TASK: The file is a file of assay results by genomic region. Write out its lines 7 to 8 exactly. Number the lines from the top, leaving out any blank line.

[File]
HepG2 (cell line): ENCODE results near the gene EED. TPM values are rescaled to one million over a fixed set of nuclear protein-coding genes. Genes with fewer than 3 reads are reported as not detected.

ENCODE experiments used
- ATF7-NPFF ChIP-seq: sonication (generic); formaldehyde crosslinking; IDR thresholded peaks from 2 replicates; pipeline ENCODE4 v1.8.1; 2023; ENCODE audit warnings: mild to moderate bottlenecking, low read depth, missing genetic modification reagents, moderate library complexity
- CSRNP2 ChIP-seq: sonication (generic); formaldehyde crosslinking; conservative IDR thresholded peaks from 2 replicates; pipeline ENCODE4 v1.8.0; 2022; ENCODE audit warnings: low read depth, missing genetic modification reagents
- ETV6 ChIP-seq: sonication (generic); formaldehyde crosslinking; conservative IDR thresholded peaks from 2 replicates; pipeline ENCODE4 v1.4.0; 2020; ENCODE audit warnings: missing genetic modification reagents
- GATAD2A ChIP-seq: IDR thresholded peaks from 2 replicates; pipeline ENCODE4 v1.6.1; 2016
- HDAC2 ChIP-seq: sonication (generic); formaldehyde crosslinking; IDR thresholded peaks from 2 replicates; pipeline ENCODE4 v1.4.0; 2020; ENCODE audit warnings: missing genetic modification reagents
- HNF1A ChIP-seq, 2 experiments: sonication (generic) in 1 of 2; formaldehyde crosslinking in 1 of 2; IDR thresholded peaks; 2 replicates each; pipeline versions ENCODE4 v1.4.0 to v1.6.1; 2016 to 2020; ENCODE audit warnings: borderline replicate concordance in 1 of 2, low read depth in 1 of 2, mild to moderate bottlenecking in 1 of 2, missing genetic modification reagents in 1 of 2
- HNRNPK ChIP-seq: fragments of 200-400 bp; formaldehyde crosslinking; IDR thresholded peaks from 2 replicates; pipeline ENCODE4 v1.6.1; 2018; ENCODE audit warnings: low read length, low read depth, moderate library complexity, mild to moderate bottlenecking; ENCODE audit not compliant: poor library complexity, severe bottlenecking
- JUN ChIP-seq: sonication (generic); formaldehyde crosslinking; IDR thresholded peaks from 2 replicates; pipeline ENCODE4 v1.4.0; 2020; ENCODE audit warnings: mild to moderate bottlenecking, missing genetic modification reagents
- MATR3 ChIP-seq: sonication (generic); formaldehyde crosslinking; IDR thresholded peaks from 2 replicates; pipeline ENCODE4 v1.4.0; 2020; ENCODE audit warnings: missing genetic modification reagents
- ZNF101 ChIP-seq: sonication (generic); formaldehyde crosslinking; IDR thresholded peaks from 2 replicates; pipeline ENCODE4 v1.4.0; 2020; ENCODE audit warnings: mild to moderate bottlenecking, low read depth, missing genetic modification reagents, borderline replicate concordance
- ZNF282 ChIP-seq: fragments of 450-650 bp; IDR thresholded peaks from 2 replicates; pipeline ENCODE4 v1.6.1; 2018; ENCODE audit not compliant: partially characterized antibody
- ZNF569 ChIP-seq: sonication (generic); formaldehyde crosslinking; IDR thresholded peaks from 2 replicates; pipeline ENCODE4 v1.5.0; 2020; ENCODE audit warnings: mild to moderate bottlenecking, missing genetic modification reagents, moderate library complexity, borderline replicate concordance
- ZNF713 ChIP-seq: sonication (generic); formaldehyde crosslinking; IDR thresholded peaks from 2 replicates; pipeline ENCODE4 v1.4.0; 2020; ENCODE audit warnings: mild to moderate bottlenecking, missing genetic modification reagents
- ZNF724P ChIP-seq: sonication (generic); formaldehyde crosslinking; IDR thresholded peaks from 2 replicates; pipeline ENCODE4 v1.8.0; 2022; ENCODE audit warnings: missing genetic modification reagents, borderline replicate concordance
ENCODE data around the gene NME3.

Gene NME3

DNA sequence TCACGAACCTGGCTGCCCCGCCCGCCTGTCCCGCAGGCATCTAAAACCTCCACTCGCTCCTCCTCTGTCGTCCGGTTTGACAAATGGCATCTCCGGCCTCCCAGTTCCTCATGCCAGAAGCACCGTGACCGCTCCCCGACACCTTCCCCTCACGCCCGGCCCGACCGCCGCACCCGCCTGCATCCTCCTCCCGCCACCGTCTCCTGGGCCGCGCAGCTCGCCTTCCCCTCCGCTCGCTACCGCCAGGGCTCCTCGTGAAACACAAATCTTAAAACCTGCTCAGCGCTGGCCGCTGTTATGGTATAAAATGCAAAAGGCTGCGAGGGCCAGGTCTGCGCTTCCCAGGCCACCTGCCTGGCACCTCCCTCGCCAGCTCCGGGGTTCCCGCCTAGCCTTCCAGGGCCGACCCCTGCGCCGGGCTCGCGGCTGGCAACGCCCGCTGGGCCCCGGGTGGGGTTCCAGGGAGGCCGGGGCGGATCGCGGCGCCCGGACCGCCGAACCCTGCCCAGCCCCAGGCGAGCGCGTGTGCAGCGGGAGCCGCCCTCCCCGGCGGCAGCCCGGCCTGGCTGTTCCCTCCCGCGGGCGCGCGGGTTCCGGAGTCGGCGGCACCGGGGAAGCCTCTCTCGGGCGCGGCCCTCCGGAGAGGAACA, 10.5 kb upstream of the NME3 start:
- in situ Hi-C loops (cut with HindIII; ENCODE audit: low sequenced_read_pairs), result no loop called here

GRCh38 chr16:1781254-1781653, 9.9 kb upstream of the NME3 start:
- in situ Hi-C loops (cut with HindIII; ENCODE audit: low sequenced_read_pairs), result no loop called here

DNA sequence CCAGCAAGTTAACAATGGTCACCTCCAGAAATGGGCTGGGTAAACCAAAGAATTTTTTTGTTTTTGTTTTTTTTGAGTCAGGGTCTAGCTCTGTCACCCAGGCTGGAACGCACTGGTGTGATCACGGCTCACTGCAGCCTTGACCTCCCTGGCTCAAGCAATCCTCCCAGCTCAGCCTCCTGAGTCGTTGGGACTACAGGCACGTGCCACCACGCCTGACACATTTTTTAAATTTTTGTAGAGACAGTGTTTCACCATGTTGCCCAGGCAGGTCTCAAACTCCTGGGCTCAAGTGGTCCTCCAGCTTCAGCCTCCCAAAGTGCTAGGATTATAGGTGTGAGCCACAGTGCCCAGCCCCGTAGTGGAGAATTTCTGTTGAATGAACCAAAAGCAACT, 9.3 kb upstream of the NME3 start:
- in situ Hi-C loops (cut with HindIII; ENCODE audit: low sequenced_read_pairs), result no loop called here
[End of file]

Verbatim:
- HDAC2 ChIP-seq: sonication (generic); formaldehyde crosslinking; IDR thresholded peaks from 2 replicates; pipeline ENCODE4 v1.4.0; 2020; ENCODE audit warnings: missing genetic modification reagents
- HNF1A ChIP-seq, 2 experiments: sonication (generic) in 1 of 2; formaldehyde crosslinking in 1 of 2; IDR thresholded peaks; 2 replicates each; pipeline versions ENCODE4 v1.4.0 to v1.6.1; 2016 to 2020; ENCODE audit warnings: borderline replicate concordance in 1 of 2, low read depth in 1 of 2, mild to moderate bottlenecking in 1 of 2, missing genetic modification reagents in 1 of 2